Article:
Wiesmann has nearly sold out the first year of Project Thunderball production
Wiesmann returns with a £260k classic EV drop-top with up to 300kW fast charging
After enough loud debuts, quiet deaths, triumphant returns and despondent retreats, seeing a name from the past come back almost feels like the return of an old friend.
And so we welcome Wiesmann back into the present tense, and indeed the present – the roadster you see here isn’t powered by BMW engines, but a “bespoke electric powertrain” that’s good for 670bhp, 811lb ft and a nought to 62 time of 2.9 seconds. That’s pretty brisk on its own merit, but possibly more so if you’ve left the top down on a nippy day. Yep, we’ll see ourselves out.
Wiesmann calls it the Project Thunderball, which we’re presuming has more to do with its power source and less to do with a decent (if fairly by-the-numbers) Bond film.
Then again, much like Thunderball, which was later remade as Never Say Never Again, Wiesmann’s Project Thunderball takes the elements you know and love from the original and tries to integrate them with modern viewpoints and sensibilities. Like up to 300kW fast-charging.
You’ll notice that the Thunderball holds true to classic roadster proportions – long bonnet, short tail, cockpit positioned well back. And that works just fine when your entire motive force is provided by what’s under that long bonnet, but less so when you’ve a big battery and a pair of electric motors to fit. The answer? Put the (twin Axial flux, PMSM) e-motors up front under the bonnet, then send drive to the rear via shafts. And it makes sense – a classic powertrain setup befits a classic shape.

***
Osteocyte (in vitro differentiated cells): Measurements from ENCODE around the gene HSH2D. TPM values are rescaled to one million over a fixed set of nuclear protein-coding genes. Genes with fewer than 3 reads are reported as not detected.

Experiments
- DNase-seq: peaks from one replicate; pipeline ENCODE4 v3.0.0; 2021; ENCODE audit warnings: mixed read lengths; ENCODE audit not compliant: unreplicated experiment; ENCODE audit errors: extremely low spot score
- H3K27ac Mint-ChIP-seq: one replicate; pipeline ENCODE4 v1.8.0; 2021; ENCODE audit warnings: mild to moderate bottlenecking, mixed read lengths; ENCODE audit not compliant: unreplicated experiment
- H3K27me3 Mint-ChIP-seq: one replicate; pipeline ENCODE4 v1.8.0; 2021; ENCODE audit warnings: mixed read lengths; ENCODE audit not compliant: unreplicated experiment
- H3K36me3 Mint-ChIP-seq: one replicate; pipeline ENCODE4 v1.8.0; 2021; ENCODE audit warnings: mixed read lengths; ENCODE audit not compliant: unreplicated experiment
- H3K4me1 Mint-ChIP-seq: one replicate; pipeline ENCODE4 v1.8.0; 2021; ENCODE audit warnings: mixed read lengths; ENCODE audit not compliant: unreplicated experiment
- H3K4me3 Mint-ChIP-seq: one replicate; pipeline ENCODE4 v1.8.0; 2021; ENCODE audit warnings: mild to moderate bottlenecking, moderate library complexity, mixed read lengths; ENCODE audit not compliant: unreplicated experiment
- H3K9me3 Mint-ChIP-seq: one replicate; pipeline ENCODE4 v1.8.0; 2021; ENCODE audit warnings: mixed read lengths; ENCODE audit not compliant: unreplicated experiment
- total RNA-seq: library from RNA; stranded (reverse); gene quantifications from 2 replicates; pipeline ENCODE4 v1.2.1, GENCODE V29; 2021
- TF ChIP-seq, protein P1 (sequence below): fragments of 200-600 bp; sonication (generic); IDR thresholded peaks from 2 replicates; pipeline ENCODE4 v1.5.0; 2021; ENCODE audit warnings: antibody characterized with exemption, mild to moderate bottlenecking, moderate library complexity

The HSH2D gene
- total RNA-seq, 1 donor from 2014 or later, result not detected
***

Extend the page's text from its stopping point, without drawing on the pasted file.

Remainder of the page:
And even with the old-school drivetrain layout and a full 92kWh battery - itself featuring a bespoke water-glycol mix cooling setup said to transfers heat to the base of the module as quickly as possible - the Thunderball weighs 1,700kg (of which 500kg is the battery pack), a comparative featherweight in the land of electric vehicles. That’s thanks to a start-to-finish focus on lightweighting, apparently, which extended as far as a full carbon-fibre body. Ever since the advent of supercars, sports cars have always borrowed where they could from their bigger brothers; even so, the concept of a full-carbon roadster still feels like a novelty.
It’s apparently a novelty not lost on the potential buyers, either – Wiesmann says that more than three quarters of its first-year build slots for the Project Thunderball are already reserved. And that’s despite the fact that a) said reservation is a £2,600 proposition, and b) obtaining the rest of the car will set them back a further £257,400. Yes, maths fans, that’s £260,000 all up. Which, even for an old friend, feels a bit rich.
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